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Candidates debate rural issues

Walz, Demmer meet in first debate

August 4, 2010
By Fritz Busch Staff Writer

GILFILLAN ESTATE - Congressional candidates agreed on some issues and differed on others in the forum tent as Farmfest 2010 got under way.

First District Congressman Tim Walz and his GOP challenger, state legislator Randy Demmer, clashed Tuesday over their respective experience in government - how much and what kind.

It was the first debate between the congressional candidates.

Article Photos

Staff photo by Fritz Busch
Democratic 1st District Congressman Tim Walz makes a point to media Tuesday outside the Farmfest 2010 Forum Tent.

Demmer alluded to Walz's experience in Washington, blaming the Democratic-controlled Congress for farmers' frustrations over issues like the uncertain future of ethanol tax credits. Both he and Walz said they support extending the subsidies for corn-based ethanol and other biofuels, which amount to about $6 billion a year, according to the Associated Press. It's a key issue in rural Minnesota, which has more than 20 ethanol plants.

"All the things you're talking about not getting done are not a result of some sort of bipartisan gridlock," Demmer said. "It's a result of inactivity and the inability of the current Congress to get things taken care of."

Walz brought up Demmer's almost two decades of experience in government, including the state House and his local school board. Walz said voters are tired of partisan bickering and Demmer can't claim to be an outsider trying to change Washington. Walz, a former high school teacher and retired National Guard command sergeant major, said he has been standing up for his constituents as their representative.

"Everybody up here is sure trying hard to get to Washington if they hate it," said Walz, who is seeking a third term.

Demmer said he's not trying to run as an outsider, but he did point out that besides his legislative years he has served on boards for his church council and the Lions Club.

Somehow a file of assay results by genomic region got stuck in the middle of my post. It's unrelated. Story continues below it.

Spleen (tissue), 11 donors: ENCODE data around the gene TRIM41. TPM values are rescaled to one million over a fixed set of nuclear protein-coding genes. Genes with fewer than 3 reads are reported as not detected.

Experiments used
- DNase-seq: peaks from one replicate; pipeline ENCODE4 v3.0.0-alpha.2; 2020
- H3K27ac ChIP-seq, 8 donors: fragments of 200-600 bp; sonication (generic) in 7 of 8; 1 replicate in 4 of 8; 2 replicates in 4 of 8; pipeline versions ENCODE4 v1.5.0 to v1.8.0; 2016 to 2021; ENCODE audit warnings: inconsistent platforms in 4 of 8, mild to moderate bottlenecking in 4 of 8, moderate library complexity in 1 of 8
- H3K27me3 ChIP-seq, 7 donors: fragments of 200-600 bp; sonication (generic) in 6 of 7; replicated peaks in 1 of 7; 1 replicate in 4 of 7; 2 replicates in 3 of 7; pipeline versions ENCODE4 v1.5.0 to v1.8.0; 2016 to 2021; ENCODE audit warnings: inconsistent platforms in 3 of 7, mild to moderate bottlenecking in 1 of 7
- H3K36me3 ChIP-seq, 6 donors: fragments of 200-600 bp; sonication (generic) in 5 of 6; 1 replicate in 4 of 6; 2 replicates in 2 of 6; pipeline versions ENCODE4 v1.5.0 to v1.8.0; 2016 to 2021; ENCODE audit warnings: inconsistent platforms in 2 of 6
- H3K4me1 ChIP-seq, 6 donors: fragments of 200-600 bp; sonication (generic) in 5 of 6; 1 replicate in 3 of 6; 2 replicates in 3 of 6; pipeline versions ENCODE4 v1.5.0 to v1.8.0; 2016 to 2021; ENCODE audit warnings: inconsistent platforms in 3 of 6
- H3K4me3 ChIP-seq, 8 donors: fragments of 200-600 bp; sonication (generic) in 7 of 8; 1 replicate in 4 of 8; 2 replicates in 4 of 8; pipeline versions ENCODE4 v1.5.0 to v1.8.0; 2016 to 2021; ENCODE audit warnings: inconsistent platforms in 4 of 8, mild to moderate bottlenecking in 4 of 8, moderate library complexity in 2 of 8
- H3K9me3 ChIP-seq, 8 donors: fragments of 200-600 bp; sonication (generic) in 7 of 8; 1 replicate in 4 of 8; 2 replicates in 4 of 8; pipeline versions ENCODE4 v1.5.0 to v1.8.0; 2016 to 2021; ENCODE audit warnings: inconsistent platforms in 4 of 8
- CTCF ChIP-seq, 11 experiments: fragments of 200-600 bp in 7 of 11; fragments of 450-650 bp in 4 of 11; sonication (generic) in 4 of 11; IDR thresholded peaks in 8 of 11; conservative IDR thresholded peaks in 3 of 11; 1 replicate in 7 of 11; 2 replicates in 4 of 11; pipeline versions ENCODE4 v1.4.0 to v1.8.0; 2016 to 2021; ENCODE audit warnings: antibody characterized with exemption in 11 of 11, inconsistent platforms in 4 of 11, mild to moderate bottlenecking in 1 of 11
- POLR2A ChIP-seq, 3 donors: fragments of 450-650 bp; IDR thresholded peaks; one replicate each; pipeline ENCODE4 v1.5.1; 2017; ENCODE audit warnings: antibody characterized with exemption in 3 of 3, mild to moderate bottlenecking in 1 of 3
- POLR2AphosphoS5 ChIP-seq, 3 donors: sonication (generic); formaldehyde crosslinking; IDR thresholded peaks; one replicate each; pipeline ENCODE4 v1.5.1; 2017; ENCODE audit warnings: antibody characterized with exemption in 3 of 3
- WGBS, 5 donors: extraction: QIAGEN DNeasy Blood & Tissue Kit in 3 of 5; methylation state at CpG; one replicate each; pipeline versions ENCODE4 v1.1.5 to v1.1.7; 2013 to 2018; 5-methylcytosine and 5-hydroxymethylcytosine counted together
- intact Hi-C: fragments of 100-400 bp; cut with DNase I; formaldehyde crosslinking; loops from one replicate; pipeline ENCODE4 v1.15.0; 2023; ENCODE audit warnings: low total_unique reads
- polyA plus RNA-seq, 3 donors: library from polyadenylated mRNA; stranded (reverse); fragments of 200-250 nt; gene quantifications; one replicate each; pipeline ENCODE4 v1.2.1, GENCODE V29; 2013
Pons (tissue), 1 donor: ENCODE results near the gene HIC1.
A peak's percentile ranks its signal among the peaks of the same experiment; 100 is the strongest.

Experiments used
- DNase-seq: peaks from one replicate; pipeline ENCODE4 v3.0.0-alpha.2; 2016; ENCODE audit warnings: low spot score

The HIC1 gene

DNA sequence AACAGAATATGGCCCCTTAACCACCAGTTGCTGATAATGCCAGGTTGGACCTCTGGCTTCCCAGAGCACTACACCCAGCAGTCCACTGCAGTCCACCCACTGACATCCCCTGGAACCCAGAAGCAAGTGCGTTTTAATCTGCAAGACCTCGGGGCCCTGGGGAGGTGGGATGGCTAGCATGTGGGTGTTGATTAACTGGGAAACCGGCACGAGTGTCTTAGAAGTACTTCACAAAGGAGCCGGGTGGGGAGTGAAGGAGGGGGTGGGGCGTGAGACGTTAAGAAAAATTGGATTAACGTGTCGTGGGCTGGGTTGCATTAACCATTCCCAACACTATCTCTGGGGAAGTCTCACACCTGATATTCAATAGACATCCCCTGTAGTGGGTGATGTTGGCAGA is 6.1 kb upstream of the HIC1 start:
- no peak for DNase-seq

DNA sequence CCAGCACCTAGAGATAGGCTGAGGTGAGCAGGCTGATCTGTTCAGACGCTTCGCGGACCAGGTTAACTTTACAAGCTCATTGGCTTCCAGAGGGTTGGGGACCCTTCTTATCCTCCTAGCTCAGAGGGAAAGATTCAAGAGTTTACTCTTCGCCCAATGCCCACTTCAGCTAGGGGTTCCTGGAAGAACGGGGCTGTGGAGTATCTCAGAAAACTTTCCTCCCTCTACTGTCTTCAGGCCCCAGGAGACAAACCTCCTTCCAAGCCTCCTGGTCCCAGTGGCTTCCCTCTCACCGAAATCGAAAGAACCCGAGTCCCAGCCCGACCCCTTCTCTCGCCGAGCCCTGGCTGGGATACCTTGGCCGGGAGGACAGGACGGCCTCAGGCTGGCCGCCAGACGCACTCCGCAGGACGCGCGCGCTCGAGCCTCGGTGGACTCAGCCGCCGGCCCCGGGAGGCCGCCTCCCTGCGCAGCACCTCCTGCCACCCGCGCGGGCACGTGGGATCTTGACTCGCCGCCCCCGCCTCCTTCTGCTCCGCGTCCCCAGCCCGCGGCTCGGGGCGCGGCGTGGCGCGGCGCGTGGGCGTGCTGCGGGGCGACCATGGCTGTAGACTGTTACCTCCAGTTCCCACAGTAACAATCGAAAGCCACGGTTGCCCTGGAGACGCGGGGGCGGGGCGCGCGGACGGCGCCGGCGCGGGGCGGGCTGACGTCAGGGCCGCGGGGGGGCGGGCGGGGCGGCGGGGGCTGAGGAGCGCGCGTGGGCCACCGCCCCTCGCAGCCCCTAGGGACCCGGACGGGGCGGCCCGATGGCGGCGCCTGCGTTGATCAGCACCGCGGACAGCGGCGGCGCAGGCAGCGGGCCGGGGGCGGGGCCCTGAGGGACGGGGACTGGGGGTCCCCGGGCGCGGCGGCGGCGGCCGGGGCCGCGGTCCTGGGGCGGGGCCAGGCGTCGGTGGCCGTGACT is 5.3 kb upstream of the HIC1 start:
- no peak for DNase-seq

Walz said America's failed energy policy supports buying oil from countries that want to kill Americans.

"They'll hate us for free. We don't need to buy oil from them," Walz said.

Demmer called Cap and Trade a tax that will increase income taxes by 15 percent and cost each American $1,500. The Cap and Trade system involves trading of emission allowances, where the total allowance is strictly limited or 'capped'. A regulatory authority established the cap which is usually considerably lower than the historic level of emissions.

"It's income redistribution that's very tough on agriculture," Demmer said.

Few candidates voiced support for No Child Left Behind (NCLB).

Walz said he taught under NCLB and said it stressed accountability but needs to be replaced with local instead of national standards.

"First it was a Texas-based policy. Now it's a Chicago-based policy, neither of which are good," Walz said. "We need community-based policies."

Demmer said students achievement should be measured on more of a continual basis instead of just a snapshot after a test.

"Local school boards need more control," he added..

Seventh District Congressman Collin Peterson said creating a new Farm Bill while asking for less U.S. Food and Drug Administration funding was a virtue other government agencies should follow.

Peterson's Republican challenger Lee Byberg of Willmar said addressing the estate tax issue and cutting regulation were important rural issues.

"Western European countries can't produce enough food for themselves due to expensive regulations," Byberg said.

Byberg said U.S. energy demand will double in 20 years.

"Incentives are needed for all new energy sources including nuclear," he added.

Alan Roebke, who is running in the GOP primary against Byberg, said all states should follow Minnesota's lead in selling 10 percent ethanol and offering octane blending pumps.

Peterson agreed, calling for greater market access of blender pumps and increased availability of flex-fuel vehicles.

All candidates agreed the U.S. border needs to be secured for safety and economic reasons.

Byberg went further, calling English the language to learn for an American experience.

The Governor Candidates Forum on Rural Minnesota begins at 10:30 a.m. today in the forum tent.

Participating candidates are Democrats Margaret Anderson Kelliher, Mark Dayton, Matt Entenza; Republican Tom Emmer; and Independence Party candidates Tom Horner and Rob Hahn.

(Fritz Busch can be e-mailed at fbusch@nujournal.com).

Information from the Associated Press was used in this story.

 
 

 

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